3. INDICATORS. If you do use them you should try to understand how every indicator you use calculates its values. Many indicators are lagging indicators, understanding how it calculates the values can help you learn how to identify the market structure before the indicator would trigger a signal . This will help you understand why the signal is a lagged signal. If you understand that you can easily learn to look at the price action right before the signal and learn to watch for that price action on top of it almost trigging a signal so you can get in at a better position and assume less downside risk. I recommend using no more than 1-2 indicators for simplicity, but your free to use as many as you think you think you need or works for your strategy/trading style.
  4. PSYCOLOGY. First, FOMO is real, don't feed the beast. When you trade you should always have an entry and exit. If you miss your entry do not chase it, wait for a new entry. At its core trading is gambling and your looking for an edge against the house (the other market participants). With that in mind, treat as such. Do not risk more than you can afford to lose. If you are afraid to lose it will negatively effect your trade decisions. Finally, be honest with your self and bad trading happens. No one is going to play trade cop and keep you in line, that's your job.
  5. TRADE DECISION MARKING: Before you enter any trade you should have an entry and exit area. As you learn price action you will get better entries and better exits. Use a larger zone and stop loss at the start while learning. Then you can tighten it up as you gain experience. If you do not have a area you wish to exit, or you are entering because "the markets looking like its gonna go up". Do not enter the trade. Have a reason for everything you do, if you cannot logically explain why then you probably should not be doing it.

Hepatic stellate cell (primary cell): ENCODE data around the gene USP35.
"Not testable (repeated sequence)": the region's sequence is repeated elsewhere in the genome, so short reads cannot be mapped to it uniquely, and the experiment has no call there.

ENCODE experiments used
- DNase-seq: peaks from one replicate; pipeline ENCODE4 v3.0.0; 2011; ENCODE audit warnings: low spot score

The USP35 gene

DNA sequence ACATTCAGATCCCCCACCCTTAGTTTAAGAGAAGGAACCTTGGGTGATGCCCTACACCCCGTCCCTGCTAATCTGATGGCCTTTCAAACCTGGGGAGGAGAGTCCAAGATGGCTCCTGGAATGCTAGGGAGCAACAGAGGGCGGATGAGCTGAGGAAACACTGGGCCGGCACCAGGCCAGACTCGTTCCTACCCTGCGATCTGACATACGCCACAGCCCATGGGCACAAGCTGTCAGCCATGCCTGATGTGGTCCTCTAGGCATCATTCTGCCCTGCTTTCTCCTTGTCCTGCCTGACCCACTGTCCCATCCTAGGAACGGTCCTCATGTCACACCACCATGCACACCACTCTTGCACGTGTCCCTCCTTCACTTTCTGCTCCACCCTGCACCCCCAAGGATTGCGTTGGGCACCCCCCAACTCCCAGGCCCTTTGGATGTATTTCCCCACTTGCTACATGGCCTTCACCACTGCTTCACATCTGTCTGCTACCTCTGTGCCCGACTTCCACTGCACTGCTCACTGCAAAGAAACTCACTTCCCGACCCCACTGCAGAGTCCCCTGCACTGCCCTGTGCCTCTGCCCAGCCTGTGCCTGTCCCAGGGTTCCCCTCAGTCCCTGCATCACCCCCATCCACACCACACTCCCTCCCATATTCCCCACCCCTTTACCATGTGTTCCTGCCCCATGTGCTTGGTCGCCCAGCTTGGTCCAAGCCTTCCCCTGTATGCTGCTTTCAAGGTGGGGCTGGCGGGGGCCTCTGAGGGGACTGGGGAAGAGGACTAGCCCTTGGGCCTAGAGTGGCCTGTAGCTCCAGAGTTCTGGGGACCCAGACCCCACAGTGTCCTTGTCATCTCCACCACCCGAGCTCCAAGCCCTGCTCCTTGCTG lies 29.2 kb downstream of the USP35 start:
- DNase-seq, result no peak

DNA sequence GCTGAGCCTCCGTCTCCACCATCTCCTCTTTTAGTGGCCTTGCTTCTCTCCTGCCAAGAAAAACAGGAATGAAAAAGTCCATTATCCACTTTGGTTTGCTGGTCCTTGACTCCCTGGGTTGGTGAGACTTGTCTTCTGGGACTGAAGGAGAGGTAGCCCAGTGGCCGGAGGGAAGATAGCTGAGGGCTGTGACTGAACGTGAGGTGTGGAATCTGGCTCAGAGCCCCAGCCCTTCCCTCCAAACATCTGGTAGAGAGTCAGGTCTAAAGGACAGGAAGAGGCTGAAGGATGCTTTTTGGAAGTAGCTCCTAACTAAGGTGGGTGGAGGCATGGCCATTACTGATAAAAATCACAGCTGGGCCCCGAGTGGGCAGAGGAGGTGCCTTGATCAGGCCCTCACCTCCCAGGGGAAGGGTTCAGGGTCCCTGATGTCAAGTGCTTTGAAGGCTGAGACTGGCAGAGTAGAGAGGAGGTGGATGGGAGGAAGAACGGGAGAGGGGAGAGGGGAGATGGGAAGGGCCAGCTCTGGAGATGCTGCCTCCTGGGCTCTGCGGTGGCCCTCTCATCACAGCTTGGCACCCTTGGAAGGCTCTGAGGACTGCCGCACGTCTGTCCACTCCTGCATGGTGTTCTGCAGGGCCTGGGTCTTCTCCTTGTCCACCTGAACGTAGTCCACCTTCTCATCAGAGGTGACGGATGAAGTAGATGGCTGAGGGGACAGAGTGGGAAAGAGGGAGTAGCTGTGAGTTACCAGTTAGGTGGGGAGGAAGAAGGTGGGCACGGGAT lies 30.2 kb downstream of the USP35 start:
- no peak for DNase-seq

6. ROBOTS/ALGOS: Loved by some, hated by many who lost it all to one, and surrounded by scams on the internet. If you make your own, find a legit one that works and paid for it or lost it all on a crappy one, more power to ya. I do not use robots because I do not like having a robot in control of my money. There is too many edge cases for me to be ok with it.However, the best piece of advice about algos was that the guy had a algo/robot for each market condition (trending/ranging) and would make personalized versions of each for currency pairs as each one has its own personality and can make the same type of movement along side another currency pair but the price action can look way different or the move can be lagged or leading. So whenever he does his own analysis and he sees a trend, he turns the trend trading robot on. If the trend stops, and it starts to range he turns the range trading robot on. He uses robots to trade the market types that he is bad at trading. For example, I suck at trend trading because I just suck at sitting on my hands and letting my trade do its thing.

Trade the Trade - The Methodology

Base Principles These are the base principles I use behind "Trade the Trade". Its called that because you are technically trading inside your larger high time frame trade as it hopefully goes as you have analyzed with the trade setup. It allows you to scratch that intraday trading itch, while not being blind to the bigger market at play. It can help make sense of why the price respects, rejects or flat out ignores support/resistance/pivots.
  1. Trade Setup: Find a trade setup using high level time frames (daily, 4hr, or 1hr time frames). The trade setup will be used as a base for starting to figure out a bias for the markets direction for that day.